Not permanent

This is might be bad but I mostly transitioned on the idea that any day I could change my mind and relax my hair if I wanted to. You see, I didn’t actually want to go natural. At first, I was just stretching out my relaxer and things got out of hand but that’s another story. Any ways, knowing that the choice was mine helped it not seem so permanent. In the end, I guess I wanted to be natural more than I thought because I stuck to it through my whole transition.


The Wait

There’s no sugar coating, it takes a while. 22 months for me. The only way to get around this wait time is to big chop.

Working with Multiple Textures

Along with the wait, if you decide to transition you will at some point have to deal with two or more textures. It’s a little more complicated than relaxed hair versus natural. I know, your probably like “Chloe, what do you mean? I knew there would be two textures but multiple?” Yes, I have yet to meet a natural, myself included that has one natural texture over their whole head. Usually there’s a mixture of a few. This means that if you are like the majority there will be more than two textures that you need to blend, detangle, style, wash, etc.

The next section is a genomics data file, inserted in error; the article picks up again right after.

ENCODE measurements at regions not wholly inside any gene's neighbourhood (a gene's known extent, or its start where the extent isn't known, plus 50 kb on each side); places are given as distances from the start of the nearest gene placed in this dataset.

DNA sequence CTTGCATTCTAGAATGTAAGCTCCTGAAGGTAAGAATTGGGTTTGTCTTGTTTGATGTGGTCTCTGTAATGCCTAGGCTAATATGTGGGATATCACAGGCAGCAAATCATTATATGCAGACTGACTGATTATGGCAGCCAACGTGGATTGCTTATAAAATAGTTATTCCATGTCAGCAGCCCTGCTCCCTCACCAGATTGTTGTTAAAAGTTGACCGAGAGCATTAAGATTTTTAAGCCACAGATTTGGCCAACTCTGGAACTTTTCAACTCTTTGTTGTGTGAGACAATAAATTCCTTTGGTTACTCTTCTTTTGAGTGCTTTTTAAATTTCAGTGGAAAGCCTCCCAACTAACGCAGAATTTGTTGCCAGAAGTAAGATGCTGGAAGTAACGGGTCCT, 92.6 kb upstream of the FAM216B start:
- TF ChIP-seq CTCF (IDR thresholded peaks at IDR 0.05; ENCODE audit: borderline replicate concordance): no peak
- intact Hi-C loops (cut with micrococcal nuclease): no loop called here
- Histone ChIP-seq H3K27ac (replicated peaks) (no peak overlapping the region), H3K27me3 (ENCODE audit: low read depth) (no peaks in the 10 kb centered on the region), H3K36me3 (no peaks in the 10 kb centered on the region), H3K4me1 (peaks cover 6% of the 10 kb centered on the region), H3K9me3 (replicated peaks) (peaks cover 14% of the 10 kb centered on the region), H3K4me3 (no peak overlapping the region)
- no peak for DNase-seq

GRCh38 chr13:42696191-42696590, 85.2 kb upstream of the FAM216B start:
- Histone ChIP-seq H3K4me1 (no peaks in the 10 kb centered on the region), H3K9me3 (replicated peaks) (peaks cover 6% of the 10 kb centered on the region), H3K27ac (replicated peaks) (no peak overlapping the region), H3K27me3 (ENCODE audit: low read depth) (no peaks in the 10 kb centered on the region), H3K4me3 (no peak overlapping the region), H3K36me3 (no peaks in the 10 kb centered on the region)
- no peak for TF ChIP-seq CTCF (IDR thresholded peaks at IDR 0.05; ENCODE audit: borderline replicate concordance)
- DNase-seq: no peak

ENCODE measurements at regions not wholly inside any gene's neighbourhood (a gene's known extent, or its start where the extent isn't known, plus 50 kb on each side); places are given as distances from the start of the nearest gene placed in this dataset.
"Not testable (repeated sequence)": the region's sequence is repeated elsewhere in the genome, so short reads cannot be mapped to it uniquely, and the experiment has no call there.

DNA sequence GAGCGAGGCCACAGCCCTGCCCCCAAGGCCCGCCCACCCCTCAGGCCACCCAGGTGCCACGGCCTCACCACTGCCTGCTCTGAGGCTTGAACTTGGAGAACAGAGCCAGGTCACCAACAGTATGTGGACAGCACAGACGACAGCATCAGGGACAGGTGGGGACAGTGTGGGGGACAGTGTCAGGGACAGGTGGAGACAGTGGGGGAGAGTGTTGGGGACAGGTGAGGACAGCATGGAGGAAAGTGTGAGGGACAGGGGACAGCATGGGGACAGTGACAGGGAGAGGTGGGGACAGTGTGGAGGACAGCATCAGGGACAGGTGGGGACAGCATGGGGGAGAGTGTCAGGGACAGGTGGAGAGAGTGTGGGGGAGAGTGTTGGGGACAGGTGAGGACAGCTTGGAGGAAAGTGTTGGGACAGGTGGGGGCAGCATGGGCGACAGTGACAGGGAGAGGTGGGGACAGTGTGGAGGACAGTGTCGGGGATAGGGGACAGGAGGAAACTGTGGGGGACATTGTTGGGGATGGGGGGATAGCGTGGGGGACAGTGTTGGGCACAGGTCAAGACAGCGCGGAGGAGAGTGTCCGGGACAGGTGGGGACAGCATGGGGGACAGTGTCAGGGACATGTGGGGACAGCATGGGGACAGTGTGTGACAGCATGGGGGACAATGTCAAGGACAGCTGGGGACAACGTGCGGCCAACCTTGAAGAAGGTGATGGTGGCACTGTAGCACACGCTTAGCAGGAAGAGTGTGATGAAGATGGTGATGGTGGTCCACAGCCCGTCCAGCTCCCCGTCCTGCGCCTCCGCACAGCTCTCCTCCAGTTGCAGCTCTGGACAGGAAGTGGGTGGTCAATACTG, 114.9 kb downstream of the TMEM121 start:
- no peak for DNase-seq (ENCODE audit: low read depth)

I know I just mention detangling in passing in the previous con but this process is definitely worthy of getting its own con. This is easier for some but it really depends on how kinky your texture is. For me, a kinky coily girl, it was not easy for a while. It took some time to find out what worked and even after that it still was a long process. When you have relaxed hair attached to your natural hair, breakage is very easy where the two textures meet. Because of this you need to take time and use care when detangling, always.

Not knowing your texture

One thing I found hard for me is not knowing my texture. I wanted to be able to see what it was and learn to work with it but the relaxed hair at the end prevented me from having full access. I didn’t want short hair so I couldn’t cut it off.